Usually when you belong to some kind of ad network, you're eventually asked to pester your readers with some sort of survey that attempts to gauge what sorts of eyeballs are reading your site. The Deck has never asked me to do this and still hasn't...but I ran across The Deck Ad Network Readership Survey on SimpleBits this morning and if I were you, I completely wouldn't mind taking it. The survey questions include:
7. If you were to become romantically involved with a typeface, which one would it be?
15. Where are you, emotionally speaking?
24. What would you say is your greatest weakness?
The Deck is a smallish ad network that handles the advertising for kottke.org, which consists of an unobtrusive high-quality advertisement in the sidebar of each page of the site. The Deck recently moved to a spiffy new domain and is no longer so smallish; the network now includes 29 sites.
Some recent additions to The Deck include Ze Frank, Chip Kidd's Good Is Dead, FFFFOUND!, Dean Allen's recently resurrected Textism, Clusterflock, and Aviary.
If you'd like to advertise on kottke.org and 28 other great sites, head on over to The Deck site...we'd love to have you.
Starting next month, kottke.org will be joining The Deck, a "creative, web + design professionals advertising network" consisting of Waxy.org, 37signals, The Morning News, Coudal Partners, Daring Fireball, A List Apart, and now this site. Here's the announcement. I am honored for kottke.org to be associated with these fine sites.
Functionally, this means that a small ad (120x90 pixels) accompanied by a bit of text will appear on (nearly) every single page of the site beginning May 1. If you've been paying any sort of attention over the past few years, you know I'm not a big fan of advertising and putting ads on kottke.org was almost the last thing on my mind. From the perspective of the reader/viewer, ads are often pushy, irrelevant, redundant, deceitful, insipid, or just plain poorly done. But advertising can also be useful when it communicates clearly, is relevant to its audience, doesn't attempt to mislead, and lets the product/service in question sell itself. An artfully done advertisement can raise the boats of all concerned: the advertiser sells more products, the reader/viewer is informed of useful or appealing products and services, and the content provider is able to feed and clothe her family.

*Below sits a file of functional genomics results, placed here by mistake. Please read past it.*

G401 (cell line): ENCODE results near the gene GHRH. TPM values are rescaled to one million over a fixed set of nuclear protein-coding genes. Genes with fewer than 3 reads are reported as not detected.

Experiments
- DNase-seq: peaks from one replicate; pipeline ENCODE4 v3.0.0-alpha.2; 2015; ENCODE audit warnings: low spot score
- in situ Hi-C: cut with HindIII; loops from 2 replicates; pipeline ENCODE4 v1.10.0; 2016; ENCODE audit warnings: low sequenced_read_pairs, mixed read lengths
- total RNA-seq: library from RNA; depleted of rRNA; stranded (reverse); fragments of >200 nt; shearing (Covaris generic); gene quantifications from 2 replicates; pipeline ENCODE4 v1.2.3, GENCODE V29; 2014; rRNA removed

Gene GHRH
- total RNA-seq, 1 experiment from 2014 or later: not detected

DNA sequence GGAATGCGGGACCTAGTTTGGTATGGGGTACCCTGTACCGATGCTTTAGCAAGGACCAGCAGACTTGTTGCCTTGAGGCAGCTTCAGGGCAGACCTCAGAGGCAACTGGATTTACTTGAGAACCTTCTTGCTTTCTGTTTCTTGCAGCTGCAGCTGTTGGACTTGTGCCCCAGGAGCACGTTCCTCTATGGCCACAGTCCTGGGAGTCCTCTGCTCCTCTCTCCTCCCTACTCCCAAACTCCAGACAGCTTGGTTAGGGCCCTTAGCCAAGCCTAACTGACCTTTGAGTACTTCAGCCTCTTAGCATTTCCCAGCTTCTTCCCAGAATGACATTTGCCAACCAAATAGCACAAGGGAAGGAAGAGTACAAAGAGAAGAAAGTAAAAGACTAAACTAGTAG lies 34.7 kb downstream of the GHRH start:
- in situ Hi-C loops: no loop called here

In the past few years, mechanisms for the delivery of advertising have evolved outside the purview of traditional advertising agencies. Two of the better efforts I've seen are Google's AdSense (simple, straightforward, highly relevant (most of the time anyway)) and small ad networks like The Deck (high quality, considered, relevant). For instance, here's The Deck's policy on accepting ads:
We're picky about the advertising we'll accept. We won't take an ad unless we have paid for and/or used the product or service. Sell us something relevant to our audience and we'll sell you an ad.
That's a pretty sweet deal for advertisers and readers alike. In the past, I've dismissed advertising without experiencing it from the perspective of the content provider. By giving The Deck a go on kottke.org, I hope to gain a better understanding of the issue and fulfill my desire to keep doing kottke.org as a (nearly) full-time endeavor.